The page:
A Displeased Whirlpool Customer, a Logistics Lesson, and a Warranty
Here is a brief recap of my continuing Whirlpool Customer Experience (so far):
- DAY 1 – (April 4th) Our washing machine stops working properly. I unplug it and leave it a day, hoping this might reset it.
- DAY 2 – (April 5th) I plug it back in. It still doesn’t work right. It’s less than a year old, so I call Whirlpool to honor their 1-year warranty. They say they’ll send someone ASAP, which will be in five days.
- DAY 7 – (April 13th) The promised repair technician fails to arrive. I call the service company. They say Whirlpool never contacted them. I call Whirlpool to ask WTF is going on. They apologize and again tell me they’ll send someone ASAP, which will be in another six days. This time, they send a confirmation email.
- DAY 13 – (April 19th) A repair technician arrives and identifies the faulty component. It’s a control board. These are “special order,” so he cannot say when they can get the part. He accidentally broke another part when diagnosing the original problem, so this will need to be replaced, too. He say’s they’ll call when they get the parts.
- DAY 15 – (April 21st) I email Whirlpool asking if they can replace the washer rather than repair it.
- DAY 16 – (April 22nd) Whirlpool sends an email reply that says, “Our warranty is for repair rather than replacement.”
- DAY 22 – (April 28th) I email the service company for an update on parts availability. They email back, saying they cannot ask Whirlpool for an update until the order is 21 days old.
- DAY 34 – (May 10th) I email the service company again since it’s now been 21 days since their service guy was here. They email back to say they’re still waiting for the tub (which is the part the technician broke while figuring out the control board needed replacement).
- DAY 37 – (May 13th) The service company emails me to let me know the parts have arrived! I call them and schedule another service appointment. The next one available is in a week.
- DAY 43 – (May 19th) A service technician arrives with the needed parts, but he cannot install the tub because a part needed to remove the old one won’t come loose. He’ll need to break it to get it off, which means he’ll need to replace it. They don’t have one on hand, so it and a few more parts will need to be ordered. He can’t estimate when they might arrive, but they’ll contact me when they get them.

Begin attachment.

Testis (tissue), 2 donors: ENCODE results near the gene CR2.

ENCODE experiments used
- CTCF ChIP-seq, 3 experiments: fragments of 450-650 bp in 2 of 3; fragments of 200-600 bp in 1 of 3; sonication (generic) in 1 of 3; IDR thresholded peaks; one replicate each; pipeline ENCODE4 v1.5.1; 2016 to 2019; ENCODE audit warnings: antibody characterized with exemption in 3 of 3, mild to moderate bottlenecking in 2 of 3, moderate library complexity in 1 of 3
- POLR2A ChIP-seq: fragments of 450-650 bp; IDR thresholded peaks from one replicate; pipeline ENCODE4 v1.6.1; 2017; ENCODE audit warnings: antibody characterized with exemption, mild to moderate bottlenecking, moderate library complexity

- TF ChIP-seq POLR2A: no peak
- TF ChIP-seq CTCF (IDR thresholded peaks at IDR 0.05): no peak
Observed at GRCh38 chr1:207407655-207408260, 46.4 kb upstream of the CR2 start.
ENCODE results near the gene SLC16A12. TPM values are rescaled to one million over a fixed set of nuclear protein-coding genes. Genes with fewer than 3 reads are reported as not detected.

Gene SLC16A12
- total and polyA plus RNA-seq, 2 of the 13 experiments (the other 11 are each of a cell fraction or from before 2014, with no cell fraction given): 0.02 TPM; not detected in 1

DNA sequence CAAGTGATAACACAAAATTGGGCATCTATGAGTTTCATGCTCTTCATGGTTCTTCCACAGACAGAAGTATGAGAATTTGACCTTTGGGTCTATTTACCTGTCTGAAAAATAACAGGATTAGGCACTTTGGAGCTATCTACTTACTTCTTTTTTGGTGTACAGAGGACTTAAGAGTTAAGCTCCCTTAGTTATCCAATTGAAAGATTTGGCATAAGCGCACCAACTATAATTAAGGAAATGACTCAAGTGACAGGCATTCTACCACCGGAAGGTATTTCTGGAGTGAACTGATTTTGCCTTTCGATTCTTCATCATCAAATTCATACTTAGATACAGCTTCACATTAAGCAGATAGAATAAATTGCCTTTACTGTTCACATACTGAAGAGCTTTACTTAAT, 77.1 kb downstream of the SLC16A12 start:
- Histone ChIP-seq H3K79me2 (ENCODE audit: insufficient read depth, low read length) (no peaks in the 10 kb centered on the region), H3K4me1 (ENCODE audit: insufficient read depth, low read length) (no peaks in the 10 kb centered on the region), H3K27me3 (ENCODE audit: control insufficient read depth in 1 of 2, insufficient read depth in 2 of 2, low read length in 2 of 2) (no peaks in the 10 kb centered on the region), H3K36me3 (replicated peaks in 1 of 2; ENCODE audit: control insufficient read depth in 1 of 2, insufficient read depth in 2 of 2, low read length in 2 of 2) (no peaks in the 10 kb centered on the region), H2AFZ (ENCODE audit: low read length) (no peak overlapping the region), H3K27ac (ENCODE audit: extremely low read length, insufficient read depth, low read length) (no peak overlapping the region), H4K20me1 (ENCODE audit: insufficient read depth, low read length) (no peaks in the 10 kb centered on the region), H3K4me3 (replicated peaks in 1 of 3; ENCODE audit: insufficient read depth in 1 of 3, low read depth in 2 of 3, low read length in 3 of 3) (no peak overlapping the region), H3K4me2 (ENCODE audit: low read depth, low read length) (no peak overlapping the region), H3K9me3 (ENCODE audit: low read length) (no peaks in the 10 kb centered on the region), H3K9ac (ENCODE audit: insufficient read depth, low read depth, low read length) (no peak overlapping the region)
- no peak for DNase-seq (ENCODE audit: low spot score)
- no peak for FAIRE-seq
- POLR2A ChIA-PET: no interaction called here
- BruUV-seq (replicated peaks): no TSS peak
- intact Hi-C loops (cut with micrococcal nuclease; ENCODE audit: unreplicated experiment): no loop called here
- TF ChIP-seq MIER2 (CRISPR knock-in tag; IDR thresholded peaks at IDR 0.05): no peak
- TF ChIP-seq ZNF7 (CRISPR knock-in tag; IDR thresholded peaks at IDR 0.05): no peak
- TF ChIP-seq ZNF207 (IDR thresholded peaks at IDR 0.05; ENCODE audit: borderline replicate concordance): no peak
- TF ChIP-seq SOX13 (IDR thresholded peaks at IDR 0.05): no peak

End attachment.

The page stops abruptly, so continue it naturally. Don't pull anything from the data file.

It is now DAY 45, and we still don’t have a working washer. What is especially irksome about all this is that it makes no sense. According the Whirlpool parts website, the things now needed to fix my machine cost around $2,000, which is about $1,200 more than I paid for the new washer a year ago. Why is Whirlpool willing to spend more than the appliance is worth and inconvenience their customers this way? The only thing I can think of is that they want to discourage people from fixing their broken appliances. They want to offer the warranty as an incentive to buy their products, but it’s clear that they didn’t design my washer to be repairable.
There a couple concepts in logistics engineering (a field I worked in before retiring) that apply to this. The military calls the first one MEL, for Maintenance Expenditure Limit. Basically, the idea is that you don’t spend more to fix something than it’s worth. Normally, the MEL for an item is based on its replacement cost and goes down as the thing ages, so that something with a life expectancy of 10 years will have a MEL of 90% of the replacement cost during its first year in service, 80% during its second, and so on. The MEL is what you can spend to fix something. If the cost of repair exceeds the MEL, you replace it. This is an oversimplification, of course, but it gets the point across.
The second logistics concept pertaining to this is called RAM for Reliability, Availability, Maintainability, and it is why I place the primary blame on my washer problem with Whirlpool and not with the service technicians. Yes, the first technician made the problem worse by breaking a second part, but he did not design the machine. The people who did should have applied basic RAM principles to ensure that the thing was maintainable, that it could be repaired easily with as few steps and as few tools are possible. Obviously, they failed at this. The machine clearly was not reliable, replacement parts were not readily available, and judging by how a trained service technician could accidentally break something while doing a routine diagnostic procedure, it certainly was not maintainable. This points to a flaw in the washer’s design, and the responsibility for that lies solely with Whirlpool.
This raises a second question. Is the poor design of my washer an anomaly, or could the design flaws be intentional? Now, at the risk of sounding like a conspiracy nut, I’m going to speculate they may be intentional. Not just the basic design (which makes access to and removal of components difficult), but also the lack of parts availability and their slowness in responding to a warranty claim, may all be ways to discourage customers from repairing their old appliances and to instead buy new ones. If that is the case, the one-year warranty is a marketing strategy. Its main intent is to make buyers believe that Whirlpool has more confidence in the reliability of their appliances than is warranted (no pun intended).